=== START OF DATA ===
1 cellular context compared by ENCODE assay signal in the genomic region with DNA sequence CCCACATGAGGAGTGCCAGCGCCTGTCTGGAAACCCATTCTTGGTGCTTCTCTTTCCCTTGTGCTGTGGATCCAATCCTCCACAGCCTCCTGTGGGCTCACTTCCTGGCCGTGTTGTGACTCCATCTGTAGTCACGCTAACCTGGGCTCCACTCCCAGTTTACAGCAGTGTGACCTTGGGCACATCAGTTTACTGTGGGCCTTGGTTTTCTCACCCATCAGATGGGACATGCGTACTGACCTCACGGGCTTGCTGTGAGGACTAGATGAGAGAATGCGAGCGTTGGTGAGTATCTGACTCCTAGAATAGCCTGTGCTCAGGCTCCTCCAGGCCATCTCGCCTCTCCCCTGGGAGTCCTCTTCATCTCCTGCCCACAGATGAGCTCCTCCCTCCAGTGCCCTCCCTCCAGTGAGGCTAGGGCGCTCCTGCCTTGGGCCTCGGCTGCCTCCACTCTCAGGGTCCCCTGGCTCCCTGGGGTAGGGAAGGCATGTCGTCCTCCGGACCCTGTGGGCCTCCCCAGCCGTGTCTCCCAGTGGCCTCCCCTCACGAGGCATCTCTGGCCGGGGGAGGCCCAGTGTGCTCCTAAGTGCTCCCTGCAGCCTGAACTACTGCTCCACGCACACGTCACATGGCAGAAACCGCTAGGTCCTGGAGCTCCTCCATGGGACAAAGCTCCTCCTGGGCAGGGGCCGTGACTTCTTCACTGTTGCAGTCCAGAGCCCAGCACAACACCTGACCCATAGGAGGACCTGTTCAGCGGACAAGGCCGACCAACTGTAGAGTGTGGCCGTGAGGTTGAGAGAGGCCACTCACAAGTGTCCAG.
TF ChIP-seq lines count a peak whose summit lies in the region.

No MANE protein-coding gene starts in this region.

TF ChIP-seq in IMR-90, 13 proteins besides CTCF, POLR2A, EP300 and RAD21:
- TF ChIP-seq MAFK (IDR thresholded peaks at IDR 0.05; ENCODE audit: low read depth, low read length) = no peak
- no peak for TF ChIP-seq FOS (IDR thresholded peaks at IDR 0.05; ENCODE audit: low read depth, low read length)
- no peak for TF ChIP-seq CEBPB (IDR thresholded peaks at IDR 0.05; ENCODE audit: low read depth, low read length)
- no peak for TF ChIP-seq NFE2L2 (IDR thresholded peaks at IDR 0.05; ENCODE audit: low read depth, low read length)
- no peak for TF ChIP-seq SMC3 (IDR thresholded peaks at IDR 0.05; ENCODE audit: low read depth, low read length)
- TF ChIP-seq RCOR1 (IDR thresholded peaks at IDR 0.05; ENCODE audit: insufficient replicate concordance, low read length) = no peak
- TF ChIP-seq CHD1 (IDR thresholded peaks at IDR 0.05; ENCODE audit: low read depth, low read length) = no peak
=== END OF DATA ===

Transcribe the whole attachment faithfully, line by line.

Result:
1 cellular context compared by ENCODE assay signal in the genomic region with DNA sequence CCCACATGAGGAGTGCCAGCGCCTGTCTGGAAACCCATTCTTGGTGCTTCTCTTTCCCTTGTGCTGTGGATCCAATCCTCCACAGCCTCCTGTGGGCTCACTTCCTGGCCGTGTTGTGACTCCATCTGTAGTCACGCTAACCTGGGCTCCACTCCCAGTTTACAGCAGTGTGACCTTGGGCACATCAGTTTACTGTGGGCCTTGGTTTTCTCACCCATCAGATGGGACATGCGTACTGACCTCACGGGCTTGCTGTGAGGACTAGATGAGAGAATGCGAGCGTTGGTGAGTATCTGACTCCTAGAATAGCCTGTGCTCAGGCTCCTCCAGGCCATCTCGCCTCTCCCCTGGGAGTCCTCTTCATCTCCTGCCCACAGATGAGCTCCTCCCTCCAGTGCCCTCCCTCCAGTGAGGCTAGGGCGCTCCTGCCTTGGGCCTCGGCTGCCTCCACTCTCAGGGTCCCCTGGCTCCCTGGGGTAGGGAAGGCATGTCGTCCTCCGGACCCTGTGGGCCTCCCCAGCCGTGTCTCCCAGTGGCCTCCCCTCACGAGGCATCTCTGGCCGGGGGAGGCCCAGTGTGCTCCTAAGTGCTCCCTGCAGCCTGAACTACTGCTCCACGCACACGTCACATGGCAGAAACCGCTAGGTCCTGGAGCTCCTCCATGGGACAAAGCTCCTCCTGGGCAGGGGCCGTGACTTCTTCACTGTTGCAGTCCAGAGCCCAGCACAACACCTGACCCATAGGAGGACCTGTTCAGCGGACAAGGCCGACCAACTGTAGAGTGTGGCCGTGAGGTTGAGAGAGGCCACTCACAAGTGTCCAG.
TF ChIP-seq lines count a peak whose summit lies in the region.

No MANE protein-coding gene starts in this region.

TF ChIP-seq in IMR-90, 13 proteins besides CTCF, POLR2A, EP300 and RAD21:
- TF ChIP-seq MAFK (IDR thresholded peaks at IDR 0.05; ENCODE audit: low read depth, low read length) = no peak
- no peak for TF ChIP-seq FOS (IDR thresholded peaks at IDR 0.05; ENCODE audit: low read depth, low read length)
- no peak for TF ChIP-seq CEBPB (IDR thresholded peaks at IDR 0.05; ENCODE audit: low read depth, low read length)
- no peak for TF ChIP-seq NFE2L2 (IDR thresholded peaks at IDR 0.05; ENCODE audit: low read depth, low read length)
- no peak for TF ChIP-seq SMC3 (IDR thresholded peaks at IDR 0.05; ENCODE audit: low read depth, low read length)
- TF ChIP-seq RCOR1 (IDR thresholded peaks at IDR 0.05; ENCODE audit: insufficient replicate concordance, low read length) = no peak
- TF ChIP-seq CHD1 (IDR thresholded peaks at IDR 0.05; ENCODE audit: low read depth, low read length) = no peak